This rule does not use technical standards. Therefore, we did not consider the use of voluntary consensus standards.
We have analyzed this rule under Department of Homeland Security Management Directive 0023.1 and Commandant Instruction M16475.lD, which guide the Coast Guard in complying with the National Environmental Policy Act of 1969 (NEPA) (42 U.S.C. 4321-4370f), and have concluded this action is one of a category of actions which do not individually or cumulatively have a significant effect on the human environment. This rule is categorically excluded, under figure 2-1, paragraph (34)(g), of the Instruction, which applies to regulations establishing, disestablishing, or changing Regulated Navigation Areas, safety zones or security zones.
An environmental analysis checklist and a categorical exclusion determination are available in the docket where indicated under ADDRESSES.
List of subjects in 33 cfr part 165 ↑
Harbors, Marine safety, Navigation (water), Reporting and recordkeeping requirements, Security measures, and Waterways.
For the reasons discussed in the preamble, the Coast Guard amends 33 CFR part 165 as follows:
Part 165—regulated navigation areas and limited access areas ↑1. The authority citation for part 165 continues to read as follows:
Authority: ↑2. Add temporary § 165.T11-472 to read as follows: § 165-T11-472
(a)Location. This safety zone is established for the waters of Half Moon Bay, California, in the vicinity of Pillar Point bounded by a line connecting the following coordinates in the order they appear written in this section: 37°29′23″ N, 122°30′04″ W; 37°29′15″ N, 122°30′10″ W; 37°29′17″ N, 122°30′30″ W; 37°29′36″ N, 122°30′16″ W; 37°29′23″ N, 122°30′04″ W; 37°29′36″ N, 122°29′21″ W; 37°29′13″ N, 122°29′25″ W; 37°29′15″ N, 122°29′58″ W; 37°29′23″ N, 122°30′04″ W (NAD 83).
(b)Definitions. Patrol Commander (PATCOM). As used in this section, “Patrol Commander” or “PATCOM” means a Coast Guard Patrol Commander, including a Coast Guard coxswain, petty officer, or other officer, or a Federal, State, or local officer designated by the Captain of the Port San Francisco (COTP) to assist in the enforcement of the safety zone.
(c)Enforcement period. This rule is effective during the 2012 Maverick Invitational, which will take place on a day that presents favorable surf conditions between 7 a.m. Monday January 23, 2012 and 3 p.m. Saturday March 31, 2012. The Coast Guard will issue notice of the event to the public as soon as practicable, and no later than 24 hours prior to the event via Broadcast Notice to Mariners.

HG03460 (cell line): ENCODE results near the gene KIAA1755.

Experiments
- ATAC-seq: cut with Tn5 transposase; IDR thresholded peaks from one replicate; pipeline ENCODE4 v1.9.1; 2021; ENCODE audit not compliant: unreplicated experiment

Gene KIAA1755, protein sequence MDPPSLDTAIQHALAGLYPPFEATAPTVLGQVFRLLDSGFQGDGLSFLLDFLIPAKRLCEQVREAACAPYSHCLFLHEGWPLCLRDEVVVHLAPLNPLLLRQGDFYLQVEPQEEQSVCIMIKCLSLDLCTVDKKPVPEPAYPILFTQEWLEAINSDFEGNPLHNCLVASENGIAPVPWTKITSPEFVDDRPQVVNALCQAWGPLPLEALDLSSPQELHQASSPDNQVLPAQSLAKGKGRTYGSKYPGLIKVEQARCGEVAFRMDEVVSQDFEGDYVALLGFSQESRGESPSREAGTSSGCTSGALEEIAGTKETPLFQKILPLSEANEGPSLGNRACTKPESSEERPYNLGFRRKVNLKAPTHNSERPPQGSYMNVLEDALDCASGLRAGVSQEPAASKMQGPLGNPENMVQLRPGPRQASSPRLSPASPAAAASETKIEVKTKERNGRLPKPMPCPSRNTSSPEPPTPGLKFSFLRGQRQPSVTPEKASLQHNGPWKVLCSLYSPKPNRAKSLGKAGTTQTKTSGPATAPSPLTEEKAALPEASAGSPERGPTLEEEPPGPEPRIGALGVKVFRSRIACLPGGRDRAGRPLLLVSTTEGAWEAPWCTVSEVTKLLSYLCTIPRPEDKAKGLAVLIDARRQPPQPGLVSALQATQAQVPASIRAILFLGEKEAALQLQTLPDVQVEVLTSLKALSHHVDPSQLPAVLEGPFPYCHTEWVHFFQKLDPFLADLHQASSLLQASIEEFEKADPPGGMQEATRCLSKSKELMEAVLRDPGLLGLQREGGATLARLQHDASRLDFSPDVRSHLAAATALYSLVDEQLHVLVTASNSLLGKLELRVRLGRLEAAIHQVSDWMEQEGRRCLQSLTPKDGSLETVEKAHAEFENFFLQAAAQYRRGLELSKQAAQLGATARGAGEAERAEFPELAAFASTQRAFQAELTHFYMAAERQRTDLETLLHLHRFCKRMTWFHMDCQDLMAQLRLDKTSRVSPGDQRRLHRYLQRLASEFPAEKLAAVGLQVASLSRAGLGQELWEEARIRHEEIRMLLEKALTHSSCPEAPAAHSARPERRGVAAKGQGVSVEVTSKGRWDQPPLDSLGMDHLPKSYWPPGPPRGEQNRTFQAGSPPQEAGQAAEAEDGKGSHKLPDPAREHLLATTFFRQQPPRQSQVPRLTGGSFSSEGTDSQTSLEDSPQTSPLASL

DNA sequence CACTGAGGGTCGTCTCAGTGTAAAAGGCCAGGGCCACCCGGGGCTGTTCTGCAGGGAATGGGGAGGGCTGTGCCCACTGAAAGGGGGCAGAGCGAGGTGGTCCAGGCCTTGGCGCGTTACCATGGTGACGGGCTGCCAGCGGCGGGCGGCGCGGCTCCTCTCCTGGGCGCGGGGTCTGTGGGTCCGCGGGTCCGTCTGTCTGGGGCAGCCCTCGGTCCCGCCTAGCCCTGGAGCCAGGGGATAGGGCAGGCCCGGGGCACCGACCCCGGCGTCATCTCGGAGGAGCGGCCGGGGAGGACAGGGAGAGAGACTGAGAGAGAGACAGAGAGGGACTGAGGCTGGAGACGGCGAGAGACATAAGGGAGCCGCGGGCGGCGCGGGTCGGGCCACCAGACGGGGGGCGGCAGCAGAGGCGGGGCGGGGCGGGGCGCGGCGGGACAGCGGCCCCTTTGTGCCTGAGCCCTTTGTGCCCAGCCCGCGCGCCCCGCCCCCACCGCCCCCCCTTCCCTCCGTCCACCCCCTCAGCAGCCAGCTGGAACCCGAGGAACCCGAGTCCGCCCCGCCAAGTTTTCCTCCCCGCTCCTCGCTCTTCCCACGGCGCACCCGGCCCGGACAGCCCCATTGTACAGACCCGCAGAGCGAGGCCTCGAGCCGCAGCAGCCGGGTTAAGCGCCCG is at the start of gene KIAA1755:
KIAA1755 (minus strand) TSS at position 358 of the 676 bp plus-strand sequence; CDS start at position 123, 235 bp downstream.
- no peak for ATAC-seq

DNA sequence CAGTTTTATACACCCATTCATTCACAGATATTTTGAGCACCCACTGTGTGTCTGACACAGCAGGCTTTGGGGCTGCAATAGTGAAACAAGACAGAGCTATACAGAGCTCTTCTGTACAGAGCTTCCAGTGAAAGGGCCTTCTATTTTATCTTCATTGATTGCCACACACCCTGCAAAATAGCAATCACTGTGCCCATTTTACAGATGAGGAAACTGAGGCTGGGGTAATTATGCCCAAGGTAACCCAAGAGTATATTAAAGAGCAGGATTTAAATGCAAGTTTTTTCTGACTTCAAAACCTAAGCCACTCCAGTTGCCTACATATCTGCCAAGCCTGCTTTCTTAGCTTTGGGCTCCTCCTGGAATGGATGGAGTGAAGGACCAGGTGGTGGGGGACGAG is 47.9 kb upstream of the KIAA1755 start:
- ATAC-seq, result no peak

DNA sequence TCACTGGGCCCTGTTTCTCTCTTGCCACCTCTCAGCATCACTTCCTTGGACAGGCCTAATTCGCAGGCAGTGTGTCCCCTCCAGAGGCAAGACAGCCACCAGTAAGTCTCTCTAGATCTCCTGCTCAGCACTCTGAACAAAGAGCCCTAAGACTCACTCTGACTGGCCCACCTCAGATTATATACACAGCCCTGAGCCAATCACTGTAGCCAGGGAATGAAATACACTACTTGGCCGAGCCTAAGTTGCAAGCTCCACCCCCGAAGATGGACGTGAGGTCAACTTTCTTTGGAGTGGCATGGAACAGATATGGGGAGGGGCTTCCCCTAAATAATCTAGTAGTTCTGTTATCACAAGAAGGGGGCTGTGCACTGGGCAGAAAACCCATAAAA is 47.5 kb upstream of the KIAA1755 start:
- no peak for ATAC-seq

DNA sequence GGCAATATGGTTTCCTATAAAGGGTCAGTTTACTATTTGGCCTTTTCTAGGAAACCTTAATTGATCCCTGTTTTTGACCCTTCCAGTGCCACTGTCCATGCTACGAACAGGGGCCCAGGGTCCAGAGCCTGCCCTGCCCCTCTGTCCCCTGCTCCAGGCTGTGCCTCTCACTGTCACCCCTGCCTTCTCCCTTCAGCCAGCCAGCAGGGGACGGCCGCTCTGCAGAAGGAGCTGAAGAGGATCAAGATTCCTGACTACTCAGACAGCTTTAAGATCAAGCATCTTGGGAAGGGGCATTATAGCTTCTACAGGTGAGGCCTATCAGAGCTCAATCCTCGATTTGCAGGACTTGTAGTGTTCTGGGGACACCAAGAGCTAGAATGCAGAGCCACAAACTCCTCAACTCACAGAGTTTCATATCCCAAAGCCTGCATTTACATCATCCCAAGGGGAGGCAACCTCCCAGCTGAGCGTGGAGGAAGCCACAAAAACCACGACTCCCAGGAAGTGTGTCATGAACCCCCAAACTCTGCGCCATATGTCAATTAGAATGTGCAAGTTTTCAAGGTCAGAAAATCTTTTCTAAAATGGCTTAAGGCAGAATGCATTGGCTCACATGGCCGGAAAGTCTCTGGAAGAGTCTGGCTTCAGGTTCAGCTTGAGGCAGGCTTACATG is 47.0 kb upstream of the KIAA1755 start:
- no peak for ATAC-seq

(d)Regulations.(1) Under the general regulations in 33 CFR part 165, Subpart C this title, the safety zone is closed to all unauthorized vessel traffic, except as may be permitted by the COTP or PATCOM.
(2) Vessel operators desiring to enter or operate within the safety zone must contact the COTP or PATCOM to obtain permission. Vessel operators given permission to enter or operate in the safety zone must comply with all directions given to them by the COTP or PATCOM. Persons or vessels mayrequest permission to enter the safety zone on VHF-23A or through the 24-hour Command Center telephone at (415)-399-3547.
(4) The COTP, or PATCOM as the designated representative of the COTP, may control the movement of all vessels operating on the navigable waters of Half Moon Bay when the COTP has determined that such orders are justified in the interest of safety by reason of weather, visibility, sea conditions, temporary port congestion, and other temporary hazardous circumstances. When hailed or signaled by PATCOM, the hailed vessel must come to an immediate stop and comply with the lawful directions issued. Failure to comply with a lawful direction may result in additional operating restrictions, citation for failure to comply, or both.Dated: January 23, 2012. C.L. Stowe, Captain, U.S. Coast Guard, Captain of the Port San Francisco.